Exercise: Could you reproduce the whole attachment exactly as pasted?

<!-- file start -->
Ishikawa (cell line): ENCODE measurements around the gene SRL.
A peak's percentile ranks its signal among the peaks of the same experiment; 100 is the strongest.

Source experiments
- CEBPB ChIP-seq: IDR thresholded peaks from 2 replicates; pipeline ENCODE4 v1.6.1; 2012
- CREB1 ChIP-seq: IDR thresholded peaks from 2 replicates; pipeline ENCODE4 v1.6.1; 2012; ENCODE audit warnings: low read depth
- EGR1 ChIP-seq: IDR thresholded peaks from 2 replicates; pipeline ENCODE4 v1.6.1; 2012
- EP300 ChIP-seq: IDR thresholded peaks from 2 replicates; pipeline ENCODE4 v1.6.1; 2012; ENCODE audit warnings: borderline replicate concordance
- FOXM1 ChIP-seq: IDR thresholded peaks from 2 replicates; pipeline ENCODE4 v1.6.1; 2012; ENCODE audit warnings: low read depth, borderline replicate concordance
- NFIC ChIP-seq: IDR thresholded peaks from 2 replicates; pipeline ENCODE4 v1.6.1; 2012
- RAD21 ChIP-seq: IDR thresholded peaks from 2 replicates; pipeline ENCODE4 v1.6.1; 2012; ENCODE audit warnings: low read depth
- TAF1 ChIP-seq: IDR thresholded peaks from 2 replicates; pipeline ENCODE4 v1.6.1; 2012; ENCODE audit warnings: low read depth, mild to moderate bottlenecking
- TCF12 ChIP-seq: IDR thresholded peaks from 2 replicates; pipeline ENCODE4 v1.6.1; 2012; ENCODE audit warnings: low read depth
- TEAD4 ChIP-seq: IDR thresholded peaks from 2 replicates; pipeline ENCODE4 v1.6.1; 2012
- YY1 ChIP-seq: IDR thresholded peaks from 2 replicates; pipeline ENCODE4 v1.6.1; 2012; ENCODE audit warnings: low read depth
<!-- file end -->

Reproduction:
Ishikawa (cell line): ENCODE measurements around the gene SRL.
A peak's percentile ranks its signal among the peaks of the same experiment; 100 is the strongest.

Source experiments
- CEBPB ChIP-seq: IDR thresholded peaks from 2 replicates; pipeline ENCODE4 v1.6.1; 2012
- CREB1 ChIP-seq: IDR thresholded peaks from 2 replicates; pipeline ENCODE4 v1.6.1; 2012; ENCODE audit warnings: low read depth
- EGR1 ChIP-seq: IDR thresholded peaks from 2 replicates; pipeline ENCODE4 v1.6.1; 2012
- EP300 ChIP-seq: IDR thresholded peaks from 2 replicates; pipeline ENCODE4 v1.6.1; 2012; ENCODE audit warnings: borderline replicate concordance
- FOXM1 ChIP-seq: IDR thresholded peaks from 2 replicates; pipeline ENCODE4 v1.6.1; 2012; ENCODE audit warnings: low read depth, borderline replicate concordance
- NFIC ChIP-seq: IDR thresholded peaks from 2 replicates; pipeline ENCODE4 v1.6.1; 2012
- RAD21 ChIP-seq: IDR thresholded peaks from 2 replicates; pipeline ENCODE4 v1.6.1; 2012; ENCODE audit warnings: low read depth
- TAF1 ChIP-seq: IDR thresholded peaks from 2 replicates; pipeline ENCODE4 v1.6.1; 2012; ENCODE audit warnings: low read depth, mild to moderate bottlenecking
- TCF12 ChIP-seq: IDR thresholded peaks from 2 replicates; pipeline ENCODE4 v1.6.1; 2012; ENCODE audit warnings: low read depth
- TEAD4 ChIP-seq: IDR thresholded peaks from 2 replicates; pipeline ENCODE4 v1.6.1; 2012
- YY1 ChIP-seq: IDR thresholded peaks from 2 replicates; pipeline ENCODE4 v1.6.1; 2012; ENCODE audit warnings: low read depth